Bangladesh - Ronni Ahmmed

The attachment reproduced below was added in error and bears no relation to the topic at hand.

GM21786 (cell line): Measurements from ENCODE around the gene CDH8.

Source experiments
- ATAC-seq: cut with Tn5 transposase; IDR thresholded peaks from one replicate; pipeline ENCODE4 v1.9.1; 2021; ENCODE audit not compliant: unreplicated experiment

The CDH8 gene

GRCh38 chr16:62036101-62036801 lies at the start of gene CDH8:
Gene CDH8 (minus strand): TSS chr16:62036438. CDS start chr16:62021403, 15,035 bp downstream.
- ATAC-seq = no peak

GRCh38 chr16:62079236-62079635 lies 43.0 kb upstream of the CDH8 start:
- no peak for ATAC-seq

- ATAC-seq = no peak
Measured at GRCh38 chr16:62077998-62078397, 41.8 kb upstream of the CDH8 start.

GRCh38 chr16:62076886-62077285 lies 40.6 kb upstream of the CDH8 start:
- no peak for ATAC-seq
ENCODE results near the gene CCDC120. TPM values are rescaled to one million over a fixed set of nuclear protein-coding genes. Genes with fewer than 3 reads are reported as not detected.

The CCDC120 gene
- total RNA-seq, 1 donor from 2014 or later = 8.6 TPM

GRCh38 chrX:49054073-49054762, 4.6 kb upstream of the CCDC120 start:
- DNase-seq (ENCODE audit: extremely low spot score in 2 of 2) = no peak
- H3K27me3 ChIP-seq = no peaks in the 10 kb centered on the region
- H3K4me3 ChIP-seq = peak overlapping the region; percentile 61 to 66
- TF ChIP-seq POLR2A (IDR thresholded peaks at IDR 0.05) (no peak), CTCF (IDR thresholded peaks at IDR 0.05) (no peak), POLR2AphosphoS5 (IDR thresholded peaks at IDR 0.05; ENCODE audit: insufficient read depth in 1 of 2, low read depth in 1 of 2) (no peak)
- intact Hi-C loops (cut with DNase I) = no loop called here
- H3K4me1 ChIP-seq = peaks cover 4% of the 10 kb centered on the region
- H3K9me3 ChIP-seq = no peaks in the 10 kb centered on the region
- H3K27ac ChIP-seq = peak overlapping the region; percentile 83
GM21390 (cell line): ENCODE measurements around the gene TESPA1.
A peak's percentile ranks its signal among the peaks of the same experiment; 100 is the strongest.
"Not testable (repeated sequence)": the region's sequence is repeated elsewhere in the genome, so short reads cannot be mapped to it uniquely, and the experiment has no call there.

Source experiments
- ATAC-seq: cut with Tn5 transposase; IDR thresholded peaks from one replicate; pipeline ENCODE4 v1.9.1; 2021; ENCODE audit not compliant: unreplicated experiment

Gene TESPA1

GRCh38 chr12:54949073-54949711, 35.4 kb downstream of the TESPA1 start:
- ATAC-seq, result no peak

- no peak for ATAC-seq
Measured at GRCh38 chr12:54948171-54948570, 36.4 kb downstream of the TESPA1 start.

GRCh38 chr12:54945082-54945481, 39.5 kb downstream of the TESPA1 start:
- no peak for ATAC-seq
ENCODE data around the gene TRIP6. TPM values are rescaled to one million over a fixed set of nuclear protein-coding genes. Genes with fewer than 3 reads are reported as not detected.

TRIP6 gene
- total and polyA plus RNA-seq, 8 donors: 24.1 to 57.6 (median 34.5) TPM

The Tomb of Qara Köz recalls the campaign - from the maternal matrix/womb to entropic little deaths/tomb, at tangents and accords with transformative desire - of the Mughal princess Qara Köz who exerted powerful influence in the Florence of the Medici. The Tomb is organized in three planes: the multifarious narrative of Qara Köz established in the collective imagination, by Salman Rushdie’s The Enchantress of Florence and by the films Mughal-e-Azam (1960) and Jodha Akbar (2008), is (trans)located between realities in form of a performative architecture to activate an open network - and commons of emotion and memory - of Bengali (illegal) immigrants who are impacting the psycho-geographical tapestry of Venice. The second plane, springing from the shifting layer of associations - e.g. the main body of the pyramid consisting of 1254 glasses recalls Calvino’s Marco Polo - invoking the tales of fluid Venice(s); the cartoonish drawings on each egg employ fragments of Jacopo Bassano, Veronese, Jacopo Tintoretto, Paolo Farinati to tell the tale of Robert Coover’s Pinocchio’s adventures, Thomas Mann’s Aschenbach in search of purity, Mahler reading Li Tai-Po. The Tomb’s third plane pays homage to Ai Weiwei’s Documenta 12’s project, Fairytale, and invites 101 Bengalis and records/transmits their secret desires as these new immigrants pay alms and prays to the Tomb of Qara Köz to make their wishes to come true. The Tomb of Qara Köz, in an uninhibited polyphenomenality of display, evidences lived live(s) in transformation, in polyphony; its synthetic/syncretic approach, rooted in Opera Aperta, like traditional Bengali theater, attempts to stage a conceptual mise en abyme.